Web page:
Archive for April, 2010

Happy May Day!

Moderate winds have swept this weeks grey and drizzly skies away at last.  Days of chilly wet weather have put planting plans aside this week. But in spite of the drizzles I just had to check on my seedlings and to see what’s sprouting.

The peas are beginning to creep up the arbor. while the beets, carrots, turnip and spinach have finally made their appearance known.  The grapevines are swelling just beautifully, as are the lovely lilacs–they will be flowering much earlier this year I think.  The cheerful lily-of-the valley have blossomed and the buds of chive blossoms are just ready to pop open.

May day lily of the valley blossoms

And in the cold frame, the pepper seedlings are sunning themselves warmly.  There is something about watching pepper seedlings grow that makes me deeply happy.

Pepper seedlings

I absolutely love May Day, and though it will be a different day for me this year, another milestone of sorts, and the opening day of one of my three farmers markets– a busy one for me.  But before the day has ended I will have visited the sea to reflect on the days celebration–pick up a favorite shell along my walk, then into the garden to celebrate the true rites of  Spring, at least in my experience as to how I perceive it, and  then I’ll plant my annual forget-me-nots.. just a crazy thing that I do every year. Who knows why? The cheerful bluebirds have returned to my garden again this year and have been busily building their nests– so in just another few short weeks we’ll be hearing those cheep cheep, peep peeping sounds I look forward to every spring.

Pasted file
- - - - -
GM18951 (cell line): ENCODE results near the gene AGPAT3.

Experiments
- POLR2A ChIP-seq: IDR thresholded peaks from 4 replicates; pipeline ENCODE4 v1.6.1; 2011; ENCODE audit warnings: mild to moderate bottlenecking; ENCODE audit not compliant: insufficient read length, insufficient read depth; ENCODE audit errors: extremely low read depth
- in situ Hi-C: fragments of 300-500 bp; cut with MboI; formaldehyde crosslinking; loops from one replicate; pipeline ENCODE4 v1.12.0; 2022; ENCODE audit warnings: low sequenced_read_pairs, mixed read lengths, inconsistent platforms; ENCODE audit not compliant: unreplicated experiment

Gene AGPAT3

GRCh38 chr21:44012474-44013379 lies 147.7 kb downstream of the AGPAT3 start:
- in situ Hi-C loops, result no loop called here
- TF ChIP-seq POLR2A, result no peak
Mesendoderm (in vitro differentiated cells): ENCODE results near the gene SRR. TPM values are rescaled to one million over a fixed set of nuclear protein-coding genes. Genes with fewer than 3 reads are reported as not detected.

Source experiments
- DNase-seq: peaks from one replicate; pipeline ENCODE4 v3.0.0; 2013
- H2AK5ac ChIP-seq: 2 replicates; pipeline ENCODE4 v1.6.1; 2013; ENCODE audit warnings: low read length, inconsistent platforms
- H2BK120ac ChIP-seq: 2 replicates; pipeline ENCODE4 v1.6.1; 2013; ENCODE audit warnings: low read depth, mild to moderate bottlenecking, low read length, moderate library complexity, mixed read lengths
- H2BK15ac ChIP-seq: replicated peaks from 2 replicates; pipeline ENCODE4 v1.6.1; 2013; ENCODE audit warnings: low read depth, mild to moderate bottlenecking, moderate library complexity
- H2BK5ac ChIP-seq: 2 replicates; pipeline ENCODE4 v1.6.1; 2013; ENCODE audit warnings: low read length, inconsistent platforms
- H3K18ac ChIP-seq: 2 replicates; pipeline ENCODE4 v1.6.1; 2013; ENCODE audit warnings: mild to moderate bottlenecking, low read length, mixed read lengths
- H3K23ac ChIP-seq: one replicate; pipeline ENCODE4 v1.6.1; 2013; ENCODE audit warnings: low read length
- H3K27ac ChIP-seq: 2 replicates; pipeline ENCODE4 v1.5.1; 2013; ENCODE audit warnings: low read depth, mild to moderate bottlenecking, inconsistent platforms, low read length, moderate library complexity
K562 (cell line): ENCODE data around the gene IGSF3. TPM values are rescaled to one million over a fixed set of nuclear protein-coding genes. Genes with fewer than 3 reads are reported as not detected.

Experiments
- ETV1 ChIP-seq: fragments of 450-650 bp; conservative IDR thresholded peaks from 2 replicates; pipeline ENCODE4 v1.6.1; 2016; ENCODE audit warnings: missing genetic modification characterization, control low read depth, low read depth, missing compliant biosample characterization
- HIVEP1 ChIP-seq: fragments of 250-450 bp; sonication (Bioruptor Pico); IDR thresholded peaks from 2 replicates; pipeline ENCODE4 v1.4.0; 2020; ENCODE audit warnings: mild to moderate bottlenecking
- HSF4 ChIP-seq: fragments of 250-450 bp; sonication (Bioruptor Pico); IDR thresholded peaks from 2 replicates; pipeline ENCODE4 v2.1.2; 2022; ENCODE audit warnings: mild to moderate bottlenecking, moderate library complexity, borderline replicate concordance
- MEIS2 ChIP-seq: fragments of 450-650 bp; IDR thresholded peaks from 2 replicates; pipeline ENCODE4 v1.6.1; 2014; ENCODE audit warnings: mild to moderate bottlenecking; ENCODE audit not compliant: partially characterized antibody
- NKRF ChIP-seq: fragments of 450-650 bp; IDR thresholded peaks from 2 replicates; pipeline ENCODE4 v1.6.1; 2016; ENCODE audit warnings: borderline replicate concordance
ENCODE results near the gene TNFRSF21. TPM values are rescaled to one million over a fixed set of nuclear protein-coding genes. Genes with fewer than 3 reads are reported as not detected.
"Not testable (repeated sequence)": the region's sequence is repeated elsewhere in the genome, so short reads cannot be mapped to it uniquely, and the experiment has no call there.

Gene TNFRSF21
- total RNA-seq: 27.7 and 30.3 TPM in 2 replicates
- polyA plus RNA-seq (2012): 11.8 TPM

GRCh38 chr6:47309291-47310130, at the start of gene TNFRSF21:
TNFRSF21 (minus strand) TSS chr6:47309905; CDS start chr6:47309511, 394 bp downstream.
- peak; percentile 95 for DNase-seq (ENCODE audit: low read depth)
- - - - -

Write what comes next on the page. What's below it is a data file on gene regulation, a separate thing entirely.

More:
My day will end enjoying  a wonderful dinner out at my favorite restaurant  with dear hubby and I’ll get to blow out more candles than I care to admit, but will try not to get too winded doing so!  I hope your May Day celebration is as wonderful as mine. Happy May Day!

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Comfrey in my garden